With China having roots in communism and the state wanting to control everything, bitcoin in theory (being both anonymous and decentralized) would be very valuable to them.

In reality, the Chinese government is insanely afraid of the circulation of non-fiat currencies. Fundraising and financial companies in China are also highly regulated. An enterpreneur had just been sentenced to death just because she promised a high interest rate to her loaners(http://en.wikipedia.org/wiki/Wu_Ying). This is why services like Bitcoinica wouldn't exist in China for at least a while.

From the link, it looks like she did more than promise high interest... Half the money was missing by the time they arrested her.  The death penalty is a bit steep, but she was guilty (and plead as such) of more than offering good interest rates.

I'm sorry the best English material I could provide is the wiki page. This link plays "neutral" by mixing the Chinese government's opinion into it. There are tons of articles and evidences in Chinese to argue for her innocence.

Most of people in China, including her loaners, don't believe she's guilty. The state machine's conclusion, that she had no ability to pay back in the future, from the fact that half the money was missing, was arbitrary. And more importantly, the whole dispute was a topic of civil law. She should by no means have been considered as a criminal anyway.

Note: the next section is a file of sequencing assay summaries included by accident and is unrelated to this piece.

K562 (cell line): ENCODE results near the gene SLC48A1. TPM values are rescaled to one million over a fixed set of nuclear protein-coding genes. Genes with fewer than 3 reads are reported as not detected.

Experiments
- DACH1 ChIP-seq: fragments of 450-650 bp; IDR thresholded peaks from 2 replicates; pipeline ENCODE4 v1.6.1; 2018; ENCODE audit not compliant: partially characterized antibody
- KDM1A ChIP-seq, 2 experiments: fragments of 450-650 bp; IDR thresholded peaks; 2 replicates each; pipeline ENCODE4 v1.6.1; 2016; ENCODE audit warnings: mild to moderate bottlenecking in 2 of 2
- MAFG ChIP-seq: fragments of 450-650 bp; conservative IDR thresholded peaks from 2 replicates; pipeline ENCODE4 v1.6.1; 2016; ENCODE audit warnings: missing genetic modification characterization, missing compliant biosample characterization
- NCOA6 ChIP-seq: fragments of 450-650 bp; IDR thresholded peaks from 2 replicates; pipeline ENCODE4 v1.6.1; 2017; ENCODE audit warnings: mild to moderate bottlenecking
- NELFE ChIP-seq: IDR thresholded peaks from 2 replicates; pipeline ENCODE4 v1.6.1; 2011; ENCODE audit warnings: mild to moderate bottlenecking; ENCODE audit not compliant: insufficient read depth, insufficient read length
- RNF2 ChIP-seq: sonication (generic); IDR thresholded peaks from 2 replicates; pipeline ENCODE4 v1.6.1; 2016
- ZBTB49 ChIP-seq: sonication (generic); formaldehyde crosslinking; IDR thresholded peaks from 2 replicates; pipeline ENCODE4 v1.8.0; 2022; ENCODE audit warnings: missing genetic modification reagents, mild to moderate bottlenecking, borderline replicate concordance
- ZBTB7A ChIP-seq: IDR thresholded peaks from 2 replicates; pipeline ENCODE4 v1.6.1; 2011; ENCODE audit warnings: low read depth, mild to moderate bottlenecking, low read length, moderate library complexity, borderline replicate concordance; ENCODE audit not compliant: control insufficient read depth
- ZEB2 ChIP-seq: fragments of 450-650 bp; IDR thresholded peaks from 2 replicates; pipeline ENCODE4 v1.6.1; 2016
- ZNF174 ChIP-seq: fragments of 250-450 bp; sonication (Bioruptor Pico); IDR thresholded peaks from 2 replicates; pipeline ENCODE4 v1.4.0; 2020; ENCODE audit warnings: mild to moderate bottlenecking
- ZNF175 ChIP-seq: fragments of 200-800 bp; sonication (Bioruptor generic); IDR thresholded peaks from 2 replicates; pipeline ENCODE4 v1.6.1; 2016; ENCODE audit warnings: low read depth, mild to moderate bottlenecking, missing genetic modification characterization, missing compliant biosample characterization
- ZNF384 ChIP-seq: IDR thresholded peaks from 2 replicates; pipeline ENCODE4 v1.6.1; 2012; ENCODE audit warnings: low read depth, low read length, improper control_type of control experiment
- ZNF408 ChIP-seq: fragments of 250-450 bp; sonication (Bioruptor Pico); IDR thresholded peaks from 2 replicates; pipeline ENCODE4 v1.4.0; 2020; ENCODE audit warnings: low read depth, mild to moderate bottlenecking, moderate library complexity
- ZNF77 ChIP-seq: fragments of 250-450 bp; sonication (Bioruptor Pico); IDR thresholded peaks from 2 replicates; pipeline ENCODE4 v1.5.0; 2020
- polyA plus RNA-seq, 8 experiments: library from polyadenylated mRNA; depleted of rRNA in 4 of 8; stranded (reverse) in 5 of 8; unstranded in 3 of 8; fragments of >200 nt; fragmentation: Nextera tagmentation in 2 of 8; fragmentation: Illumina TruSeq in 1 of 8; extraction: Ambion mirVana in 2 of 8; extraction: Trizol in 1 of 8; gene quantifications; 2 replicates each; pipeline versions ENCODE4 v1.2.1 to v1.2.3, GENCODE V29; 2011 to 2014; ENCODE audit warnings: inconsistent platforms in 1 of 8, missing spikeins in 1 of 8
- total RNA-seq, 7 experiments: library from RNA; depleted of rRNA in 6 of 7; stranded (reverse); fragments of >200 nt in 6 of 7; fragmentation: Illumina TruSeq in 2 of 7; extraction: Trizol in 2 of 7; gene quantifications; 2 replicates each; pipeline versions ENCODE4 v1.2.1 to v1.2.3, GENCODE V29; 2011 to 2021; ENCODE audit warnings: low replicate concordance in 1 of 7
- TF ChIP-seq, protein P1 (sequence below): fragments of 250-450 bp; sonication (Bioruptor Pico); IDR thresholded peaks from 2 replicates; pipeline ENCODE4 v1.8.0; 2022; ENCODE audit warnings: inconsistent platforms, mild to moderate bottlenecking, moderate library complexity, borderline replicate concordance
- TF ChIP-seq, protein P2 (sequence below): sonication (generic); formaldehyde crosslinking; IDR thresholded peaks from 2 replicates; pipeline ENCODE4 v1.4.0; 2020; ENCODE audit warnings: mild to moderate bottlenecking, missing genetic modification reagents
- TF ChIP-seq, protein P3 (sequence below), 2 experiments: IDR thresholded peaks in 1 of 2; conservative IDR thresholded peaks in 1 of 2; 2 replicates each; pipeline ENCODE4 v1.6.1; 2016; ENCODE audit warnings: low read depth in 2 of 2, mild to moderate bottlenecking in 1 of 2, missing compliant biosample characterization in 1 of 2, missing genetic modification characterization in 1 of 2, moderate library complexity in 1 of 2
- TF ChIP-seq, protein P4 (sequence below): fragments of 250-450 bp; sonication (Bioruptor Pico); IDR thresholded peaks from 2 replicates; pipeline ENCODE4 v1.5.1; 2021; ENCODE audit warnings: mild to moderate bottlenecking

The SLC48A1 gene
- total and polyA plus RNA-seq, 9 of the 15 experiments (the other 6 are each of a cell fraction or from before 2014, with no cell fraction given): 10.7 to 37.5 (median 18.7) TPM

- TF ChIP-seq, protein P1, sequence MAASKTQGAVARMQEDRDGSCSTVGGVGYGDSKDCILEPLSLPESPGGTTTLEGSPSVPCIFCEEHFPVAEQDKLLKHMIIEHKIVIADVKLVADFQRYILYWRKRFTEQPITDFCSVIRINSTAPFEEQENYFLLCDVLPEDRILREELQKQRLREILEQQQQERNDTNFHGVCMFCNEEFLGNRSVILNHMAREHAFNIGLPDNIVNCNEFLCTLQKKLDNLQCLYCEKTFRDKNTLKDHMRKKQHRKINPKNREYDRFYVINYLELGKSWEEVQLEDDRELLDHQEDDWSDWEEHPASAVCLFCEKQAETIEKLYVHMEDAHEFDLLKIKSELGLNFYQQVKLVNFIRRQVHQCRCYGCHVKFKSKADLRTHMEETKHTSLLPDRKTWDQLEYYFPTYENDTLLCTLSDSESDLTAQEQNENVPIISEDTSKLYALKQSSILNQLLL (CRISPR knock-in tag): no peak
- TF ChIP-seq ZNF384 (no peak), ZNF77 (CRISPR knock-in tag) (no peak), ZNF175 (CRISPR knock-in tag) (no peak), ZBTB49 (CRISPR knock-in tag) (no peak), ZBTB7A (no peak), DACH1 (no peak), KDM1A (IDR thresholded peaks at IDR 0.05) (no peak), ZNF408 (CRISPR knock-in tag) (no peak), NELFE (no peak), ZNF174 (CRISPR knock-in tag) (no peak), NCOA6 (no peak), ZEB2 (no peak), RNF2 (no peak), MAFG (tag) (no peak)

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March 01, 2012, 06:56:15 AM
 #24

Without a doubt "cash is king" in PRC (you see people going in and out of the banks with hundreds of thousands of RMB in bags daily) and the amount of tax paid by most is very little (if any at all). They also have anonymous shopping center "smart cards" which are often traded and can sometimes contain tens of thousands of RMB per card.

Understand that also the cost of banking (in terms of fees) is virtually zero and the cost of making internet purchases on taobao is completely fee free (with the ability to send back or get refunds) so for the vast majority there is really nothing to be gained from Bitcoin apart from perhaps escaping inflation.

I do think that Bitcoin mining is something some internet savvy Chinese would be doing as it is quite likely that they may have access to "free electricity". Smiley


The amount of tax paid by companies is very high, including the Enterprise Income Tax (as high as 25%), and the VAT (normally 17%). The personal income tax (progressive, the maximum cap is 45%) is also pre-paid before one gets her salary. There are surely many places where people could benefit from Bitcoin.

The cost of banking is also not zero, and invoked quite a lot of complaints in the last several years. If your account is opened in city A and you want to withdraw cash in city B, you might probably pay fees (in my experience, around 0.5%). The transaction fee between different banks is also non-neglectable.

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March 01, 2012, 07:13:05 AM
 #25